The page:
by Jack Hunter
Writes my friend and fellow Charlestonian Dylan Hales at Lewrockwell.com:
"For conservatives raised on a "law and order" rhetoric and deference to authority figures, the suggestion that deputy law enforcement should be elected, will no doubt sound controversial. Likewise, liberals' aversion to decentralized decision making is, on the surface, incompatible with such a populist proposal.
Yet, the serious problems that plague American society cannot be addressed so long as the majority of citizens harbor very real fears – and at times disdain – for those entrusted with protecting our person and property from criminals. Though many Americans would not publicly admit to a fear of the local constable, privately there is a near unanimous sentiment that police have too much power and are prone to abusing it. With new stories of police brutality coming to light daily, it is no stretch to say that these perceptions are realities.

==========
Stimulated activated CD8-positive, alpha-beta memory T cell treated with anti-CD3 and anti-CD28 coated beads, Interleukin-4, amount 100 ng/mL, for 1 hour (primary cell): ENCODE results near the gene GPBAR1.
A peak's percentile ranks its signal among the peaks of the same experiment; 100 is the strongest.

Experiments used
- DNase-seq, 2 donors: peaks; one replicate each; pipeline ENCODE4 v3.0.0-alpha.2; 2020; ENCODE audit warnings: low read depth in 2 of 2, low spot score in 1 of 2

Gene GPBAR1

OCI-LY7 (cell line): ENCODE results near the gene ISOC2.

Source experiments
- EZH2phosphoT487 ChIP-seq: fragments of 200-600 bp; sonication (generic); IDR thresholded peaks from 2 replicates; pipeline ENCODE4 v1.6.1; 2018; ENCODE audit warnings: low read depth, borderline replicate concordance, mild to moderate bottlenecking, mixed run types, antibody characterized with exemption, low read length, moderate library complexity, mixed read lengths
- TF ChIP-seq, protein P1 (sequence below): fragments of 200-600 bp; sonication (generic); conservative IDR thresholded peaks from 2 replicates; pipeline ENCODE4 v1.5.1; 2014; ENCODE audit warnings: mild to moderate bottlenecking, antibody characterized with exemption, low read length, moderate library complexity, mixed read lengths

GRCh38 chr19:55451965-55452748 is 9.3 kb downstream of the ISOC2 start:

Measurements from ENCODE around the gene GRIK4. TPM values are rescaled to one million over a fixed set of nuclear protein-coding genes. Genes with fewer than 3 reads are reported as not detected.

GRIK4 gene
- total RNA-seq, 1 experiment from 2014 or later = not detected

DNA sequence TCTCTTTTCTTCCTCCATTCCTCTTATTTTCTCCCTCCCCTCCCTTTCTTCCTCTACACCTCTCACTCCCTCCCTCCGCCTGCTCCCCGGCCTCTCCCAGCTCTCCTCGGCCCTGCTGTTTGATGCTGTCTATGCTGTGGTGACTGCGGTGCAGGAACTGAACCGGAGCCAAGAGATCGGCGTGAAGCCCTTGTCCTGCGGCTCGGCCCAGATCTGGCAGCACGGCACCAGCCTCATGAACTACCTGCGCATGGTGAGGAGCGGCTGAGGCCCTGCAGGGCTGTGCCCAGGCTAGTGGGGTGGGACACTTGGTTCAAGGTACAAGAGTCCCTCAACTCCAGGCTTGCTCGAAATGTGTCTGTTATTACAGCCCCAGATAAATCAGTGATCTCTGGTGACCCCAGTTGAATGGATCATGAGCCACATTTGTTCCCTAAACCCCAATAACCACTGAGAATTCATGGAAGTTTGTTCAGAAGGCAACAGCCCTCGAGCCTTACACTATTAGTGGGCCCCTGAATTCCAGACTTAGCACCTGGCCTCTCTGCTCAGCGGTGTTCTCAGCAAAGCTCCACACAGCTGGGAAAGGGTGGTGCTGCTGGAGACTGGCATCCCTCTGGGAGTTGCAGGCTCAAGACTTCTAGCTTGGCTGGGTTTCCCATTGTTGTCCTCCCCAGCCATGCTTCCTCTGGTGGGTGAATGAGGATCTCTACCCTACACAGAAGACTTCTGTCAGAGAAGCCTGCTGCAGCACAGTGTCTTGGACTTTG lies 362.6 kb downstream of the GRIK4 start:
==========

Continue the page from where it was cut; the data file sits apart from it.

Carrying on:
The creeping dread the average commuter feels on the way to work when a patrol car pulls alongside his vehicle has become an all too common phenomenon. The mere site of a cop is enough to make the totally innocent clam up. Even my eighty-year-old grandmother once confessed that she had an eerie feeling of "uncertainty" by the mere presence of a policeman. That this unfortunate discomfort between law enforcement and the citizenry could ever change is rarely considered by most Americans. But while it is true that the days of Mayberry, USA and the neighborly constable may be things of the past – do they need to be?"